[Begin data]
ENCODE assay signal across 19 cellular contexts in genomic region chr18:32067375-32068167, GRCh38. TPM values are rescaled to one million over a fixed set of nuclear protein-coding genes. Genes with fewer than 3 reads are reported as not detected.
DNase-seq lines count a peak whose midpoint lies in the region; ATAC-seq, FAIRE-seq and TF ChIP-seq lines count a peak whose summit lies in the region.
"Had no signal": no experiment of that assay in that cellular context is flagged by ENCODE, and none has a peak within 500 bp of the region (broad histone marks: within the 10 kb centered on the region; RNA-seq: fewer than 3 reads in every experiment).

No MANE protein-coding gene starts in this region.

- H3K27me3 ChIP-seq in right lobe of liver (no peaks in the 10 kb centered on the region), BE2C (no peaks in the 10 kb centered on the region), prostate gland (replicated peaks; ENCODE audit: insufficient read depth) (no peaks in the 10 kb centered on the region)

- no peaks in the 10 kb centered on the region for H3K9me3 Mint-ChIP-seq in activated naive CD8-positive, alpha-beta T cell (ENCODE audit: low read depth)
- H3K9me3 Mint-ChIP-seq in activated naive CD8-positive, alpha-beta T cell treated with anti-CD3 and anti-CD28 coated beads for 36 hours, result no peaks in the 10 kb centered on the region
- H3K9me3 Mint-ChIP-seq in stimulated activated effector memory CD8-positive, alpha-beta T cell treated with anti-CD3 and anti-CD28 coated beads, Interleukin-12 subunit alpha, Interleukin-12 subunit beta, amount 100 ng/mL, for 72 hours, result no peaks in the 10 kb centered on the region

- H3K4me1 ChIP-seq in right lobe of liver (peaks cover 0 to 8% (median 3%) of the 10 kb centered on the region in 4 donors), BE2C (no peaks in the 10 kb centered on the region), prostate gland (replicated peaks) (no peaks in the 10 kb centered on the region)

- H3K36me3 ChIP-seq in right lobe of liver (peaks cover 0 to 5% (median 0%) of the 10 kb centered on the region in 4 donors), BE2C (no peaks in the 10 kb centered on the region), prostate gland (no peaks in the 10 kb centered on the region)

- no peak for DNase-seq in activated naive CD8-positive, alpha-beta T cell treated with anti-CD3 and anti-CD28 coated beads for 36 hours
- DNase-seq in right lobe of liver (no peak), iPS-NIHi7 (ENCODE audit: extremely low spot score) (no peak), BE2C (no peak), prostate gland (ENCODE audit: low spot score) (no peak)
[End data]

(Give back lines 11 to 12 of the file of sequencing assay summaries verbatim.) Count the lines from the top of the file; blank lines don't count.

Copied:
- no peak for DNase-seq in activated naive CD8-positive, alpha-beta T cell treated with anti-CD3 and anti-CD28 coated beads for 36 hours
- DNase-seq in right lobe of liver (no peak), iPS-NIHi7 (ENCODE audit: extremely low spot score) (no peak), BE2C (no peak), prostate gland (ENCODE audit: low spot score) (no peak)